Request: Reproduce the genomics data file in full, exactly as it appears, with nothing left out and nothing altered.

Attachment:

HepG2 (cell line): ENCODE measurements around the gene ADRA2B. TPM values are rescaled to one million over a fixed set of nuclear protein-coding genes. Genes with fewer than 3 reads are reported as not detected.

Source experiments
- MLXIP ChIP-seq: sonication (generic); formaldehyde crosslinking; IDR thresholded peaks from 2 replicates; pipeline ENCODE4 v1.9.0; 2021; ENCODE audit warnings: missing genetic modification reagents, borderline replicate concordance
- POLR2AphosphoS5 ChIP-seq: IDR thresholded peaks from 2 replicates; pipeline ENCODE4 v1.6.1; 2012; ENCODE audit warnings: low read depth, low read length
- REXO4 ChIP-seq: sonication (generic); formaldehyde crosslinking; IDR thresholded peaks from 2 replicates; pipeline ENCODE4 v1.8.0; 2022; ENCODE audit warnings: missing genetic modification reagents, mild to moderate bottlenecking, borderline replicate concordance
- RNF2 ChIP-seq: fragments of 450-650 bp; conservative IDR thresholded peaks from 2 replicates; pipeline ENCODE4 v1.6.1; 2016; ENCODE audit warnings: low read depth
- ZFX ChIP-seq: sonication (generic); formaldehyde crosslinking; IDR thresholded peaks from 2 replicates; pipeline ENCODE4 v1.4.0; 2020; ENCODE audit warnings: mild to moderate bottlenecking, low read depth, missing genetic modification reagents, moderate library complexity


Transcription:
HepG2 (cell line): ENCODE measurements around the gene ADRA2B. TPM values are rescaled to one million over a fixed set of nuclear protein-coding genes. Genes with fewer than 3 reads are reported as not detected.

Source experiments
- MLXIP ChIP-seq: sonication (generic); formaldehyde crosslinking; IDR thresholded peaks from 2 replicates; pipeline ENCODE4 v1.9.0; 2021; ENCODE audit warnings: missing genetic modification reagents, borderline replicate concordance
- POLR2AphosphoS5 ChIP-seq: IDR thresholded peaks from 2 replicates; pipeline ENCODE4 v1.6.1; 2012; ENCODE audit warnings: low read depth, low read length
- REXO4 ChIP-seq: sonication (generic); formaldehyde crosslinking; IDR thresholded peaks from 2 replicates; pipeline ENCODE4 v1.8.0; 2022; ENCODE audit warnings: missing genetic modification reagents, mild to moderate bottlenecking, borderline replicate concordance
- RNF2 ChIP-seq: fragments of 450-650 bp; conservative IDR thresholded peaks from 2 replicates; pipeline ENCODE4 v1.6.1; 2016; ENCODE audit warnings: low read depth
- ZFX ChIP-seq: sonication (generic); formaldehyde crosslinking; IDR thresholded peaks from 2 replicates; pipeline ENCODE4 v1.4.0; 2020; ENCODE audit warnings: mild to moderate bottlenecking, low read depth, missing genetic modification reagents, moderate library complexity